In 1989, a then-fledgling cable sports network called ESPN took a deep breath and signed a $400 million deal with Major League Baseball for the right to broadcast its games for four years. At the time, $400 million -- a little more than $750 million in today’s dollars -- felt like an astronomical sum to pay for any kind of content. Today, that probably wouldn’t buy you the rights to a season of competitive foosball.
The price of sports broadcast TV rights has been on a seemingly endless upward climb, and the rise has inflated Americans' cable bills. Yet at “Sports Television: Winning the Game of Disruption,” a panel hosted by the Paley Center for Media Wednesday, the heads of America’s four biggest sports television broadcasters – NBC Sports Chairman Mark Lazarus, CBS Sports Chairman Sean McManus, Fox Sports President Eric Shanks and ESPN President John Skipper – said they still see world’s most expensive kind of television content as a good investment.
“We don’t pay exorbitant amounts,” ESPN President John Skipper said Wednesday. “We pay large amounts, because they’re very valuable.”
That value extends well beyond the ability to charge top dollar for ad space during a big game, or the clout to demand hefty affiliate fees. As television becomes something that’s streamed rather than aired, as video becomes more integral to the social Web, and as sports gambling moves closer to becoming a reality, networks are using their live sports portfolios as springboards to new audiences, new revenue streams and stronger presences on new digital platforms.
“Sports overindexes on every one of these platforms,” CBS Sports Chairman McManus said.
The Tide That Lifts
Because sports content is so important to a game's most passionate fans, networks can use their games to push fans onto new channels or services the networks are building. For example, NBC’s coverage of the English Premier League’s Championship Week will be spread out across 10 different channels for a second consecutive year.
NBC Sports Chairman Lazarus told International Business Times he's anticipating improved ratings this year, and he credits the English Premier League for helping put NBC Sports Network and other channels on the map. "I think it absolutely helped us build our brand," Lazarus said.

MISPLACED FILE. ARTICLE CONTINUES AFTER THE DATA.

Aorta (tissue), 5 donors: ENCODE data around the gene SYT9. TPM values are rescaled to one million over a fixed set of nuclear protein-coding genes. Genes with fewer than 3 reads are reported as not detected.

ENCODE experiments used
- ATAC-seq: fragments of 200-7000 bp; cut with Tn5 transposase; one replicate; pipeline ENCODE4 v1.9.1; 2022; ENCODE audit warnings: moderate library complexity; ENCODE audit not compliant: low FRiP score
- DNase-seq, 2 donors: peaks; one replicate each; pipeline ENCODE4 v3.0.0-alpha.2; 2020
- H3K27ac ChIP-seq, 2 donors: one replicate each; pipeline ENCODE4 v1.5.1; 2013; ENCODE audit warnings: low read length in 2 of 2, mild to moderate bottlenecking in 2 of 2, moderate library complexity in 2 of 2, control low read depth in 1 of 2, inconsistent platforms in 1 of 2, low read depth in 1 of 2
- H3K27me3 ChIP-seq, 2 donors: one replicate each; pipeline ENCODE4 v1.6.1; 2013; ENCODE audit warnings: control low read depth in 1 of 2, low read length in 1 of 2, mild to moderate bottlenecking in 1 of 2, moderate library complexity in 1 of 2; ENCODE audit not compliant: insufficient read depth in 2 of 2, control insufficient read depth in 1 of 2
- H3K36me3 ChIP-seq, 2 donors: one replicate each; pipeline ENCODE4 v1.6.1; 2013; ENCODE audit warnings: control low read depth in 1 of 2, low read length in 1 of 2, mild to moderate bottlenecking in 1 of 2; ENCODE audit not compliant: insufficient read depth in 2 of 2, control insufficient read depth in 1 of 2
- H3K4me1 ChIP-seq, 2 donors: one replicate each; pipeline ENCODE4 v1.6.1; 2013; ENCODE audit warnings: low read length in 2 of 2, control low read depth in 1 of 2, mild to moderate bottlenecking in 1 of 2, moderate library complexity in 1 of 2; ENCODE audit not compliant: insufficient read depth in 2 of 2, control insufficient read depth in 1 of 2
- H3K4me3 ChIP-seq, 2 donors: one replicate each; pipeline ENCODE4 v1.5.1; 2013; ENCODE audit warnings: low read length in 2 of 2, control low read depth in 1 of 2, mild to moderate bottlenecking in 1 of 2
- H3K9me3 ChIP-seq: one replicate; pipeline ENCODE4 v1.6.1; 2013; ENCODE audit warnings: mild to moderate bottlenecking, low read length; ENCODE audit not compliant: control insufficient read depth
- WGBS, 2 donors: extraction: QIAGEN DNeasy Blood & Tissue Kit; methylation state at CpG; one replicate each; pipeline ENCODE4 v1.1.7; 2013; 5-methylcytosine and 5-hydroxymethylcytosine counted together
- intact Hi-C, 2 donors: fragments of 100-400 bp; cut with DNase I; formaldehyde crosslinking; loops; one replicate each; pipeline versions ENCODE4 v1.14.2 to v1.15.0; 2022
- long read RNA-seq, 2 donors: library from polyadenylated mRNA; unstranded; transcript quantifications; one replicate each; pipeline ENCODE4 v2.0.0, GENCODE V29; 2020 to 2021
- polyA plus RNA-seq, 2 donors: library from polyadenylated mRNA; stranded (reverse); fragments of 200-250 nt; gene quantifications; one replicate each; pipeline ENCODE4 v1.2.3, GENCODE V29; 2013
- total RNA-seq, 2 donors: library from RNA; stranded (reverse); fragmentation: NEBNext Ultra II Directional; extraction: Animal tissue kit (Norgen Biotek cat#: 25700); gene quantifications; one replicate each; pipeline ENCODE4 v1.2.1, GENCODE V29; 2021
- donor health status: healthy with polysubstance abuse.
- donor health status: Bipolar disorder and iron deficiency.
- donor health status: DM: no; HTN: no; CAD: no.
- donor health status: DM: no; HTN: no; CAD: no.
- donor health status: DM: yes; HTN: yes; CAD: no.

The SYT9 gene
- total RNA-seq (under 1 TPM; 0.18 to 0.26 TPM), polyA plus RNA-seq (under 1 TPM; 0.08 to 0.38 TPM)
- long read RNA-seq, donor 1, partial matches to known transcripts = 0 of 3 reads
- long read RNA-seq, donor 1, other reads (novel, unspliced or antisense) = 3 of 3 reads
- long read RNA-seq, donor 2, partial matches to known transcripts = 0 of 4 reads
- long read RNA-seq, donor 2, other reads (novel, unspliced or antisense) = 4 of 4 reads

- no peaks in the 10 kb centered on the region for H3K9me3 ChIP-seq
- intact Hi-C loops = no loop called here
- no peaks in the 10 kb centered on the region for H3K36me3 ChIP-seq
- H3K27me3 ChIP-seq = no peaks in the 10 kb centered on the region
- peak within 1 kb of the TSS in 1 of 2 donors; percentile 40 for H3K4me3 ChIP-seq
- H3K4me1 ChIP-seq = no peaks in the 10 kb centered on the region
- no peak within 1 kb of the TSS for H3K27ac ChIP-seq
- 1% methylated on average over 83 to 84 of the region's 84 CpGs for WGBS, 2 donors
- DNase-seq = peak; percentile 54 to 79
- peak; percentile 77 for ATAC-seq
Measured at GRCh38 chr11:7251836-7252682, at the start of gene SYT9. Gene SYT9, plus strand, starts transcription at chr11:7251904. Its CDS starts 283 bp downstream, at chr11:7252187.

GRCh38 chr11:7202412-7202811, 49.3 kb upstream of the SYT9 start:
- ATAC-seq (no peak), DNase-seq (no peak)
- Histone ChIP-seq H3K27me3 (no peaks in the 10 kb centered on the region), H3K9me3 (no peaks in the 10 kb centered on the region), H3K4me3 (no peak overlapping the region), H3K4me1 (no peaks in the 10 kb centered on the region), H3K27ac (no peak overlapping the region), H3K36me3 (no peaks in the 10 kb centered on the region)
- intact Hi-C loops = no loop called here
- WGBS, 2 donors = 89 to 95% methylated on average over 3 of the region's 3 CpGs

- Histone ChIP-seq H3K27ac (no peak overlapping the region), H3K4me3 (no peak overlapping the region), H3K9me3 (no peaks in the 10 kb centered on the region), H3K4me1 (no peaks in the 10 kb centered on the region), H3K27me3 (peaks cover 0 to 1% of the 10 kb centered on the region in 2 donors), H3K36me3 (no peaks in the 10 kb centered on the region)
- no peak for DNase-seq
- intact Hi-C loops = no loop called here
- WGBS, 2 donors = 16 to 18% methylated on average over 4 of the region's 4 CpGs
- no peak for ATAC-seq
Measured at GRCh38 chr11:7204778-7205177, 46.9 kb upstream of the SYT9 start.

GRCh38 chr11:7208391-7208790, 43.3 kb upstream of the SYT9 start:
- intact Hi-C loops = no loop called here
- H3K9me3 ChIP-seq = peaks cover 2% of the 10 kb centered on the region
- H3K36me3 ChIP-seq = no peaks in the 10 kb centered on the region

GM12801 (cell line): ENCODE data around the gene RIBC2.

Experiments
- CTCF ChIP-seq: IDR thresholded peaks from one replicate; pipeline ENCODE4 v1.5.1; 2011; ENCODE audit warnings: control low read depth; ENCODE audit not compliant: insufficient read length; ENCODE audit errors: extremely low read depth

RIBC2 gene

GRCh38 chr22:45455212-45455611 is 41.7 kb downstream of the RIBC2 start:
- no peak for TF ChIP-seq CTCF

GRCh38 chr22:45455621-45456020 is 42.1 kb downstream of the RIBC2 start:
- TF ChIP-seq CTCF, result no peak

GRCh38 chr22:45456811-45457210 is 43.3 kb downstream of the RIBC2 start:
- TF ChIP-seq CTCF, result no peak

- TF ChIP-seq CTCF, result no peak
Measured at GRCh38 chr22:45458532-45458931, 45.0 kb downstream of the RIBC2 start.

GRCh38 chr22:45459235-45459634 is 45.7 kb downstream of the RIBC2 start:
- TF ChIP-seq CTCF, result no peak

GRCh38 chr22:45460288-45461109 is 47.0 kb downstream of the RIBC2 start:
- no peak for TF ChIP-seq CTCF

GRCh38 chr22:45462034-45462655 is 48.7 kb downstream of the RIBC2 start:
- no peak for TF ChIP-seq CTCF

That ability to instantly drive eyeballs to a new product is rare, and some networks already have plans to use it. Lazarus told his audience Wednesday that NBC is working to offer local, market-specific digital streams of NHL games as well.
Ultimately, the price for these rights keeps going up because all four networks understand that it is better to have them than not to have them, especially because the number of companies vying for them could grow. Earlier this year, news emerged that the NFL might stream one of its regular season games online. And as more and more consumers get used to watching TV on mobile devices, some panelists envisioned a world where a competitor could assemble a strong portfolio of sports and use it to launch a strong digital or mobile product.
“I think somebody will be a first mover to use sports as an advantage,” Fox Sports President Eric Shanks said.
Asked whether he thought Google might present a long-term threat, Shanks offered a response that sounded more resigned than skeptical. “Their resources are what they are,” he said. “If it's something they decide to do, there's nothing stopping them.”
One of the things that’s fueled America’s interest in sports has been the meteoric rise of daily fantasy, a turbo-charged version of fantasy sports that most accept as gambling in everything but name. While not all four networks are involved in daily fantasy, others are investing heavily in it.
"It is legal and we embrace it," Lazarus said.
As the price for sports rights continues its upward climb, it has not come without consequences. The cost of these games is being passed on to consumers; Time Warner Cable spokesperson said the cost of broadcast networks like ABC, CBS, NBC and Fox has gone up 60 percent, and the amount of money Time Warner Cable has had to pay to hold onto its sports programming has nearly doubled since 2008.
Not that the broadcasters mind. According to Fox Sports President Eric Shanks, the market capitalization of the four companies represented at Wednesday’s panel has tripled over the same period.
[Correction: An earlier version of this story incorrectly attributed a quote about daily fantasy to CBS Sports Chairman Sean McManus.]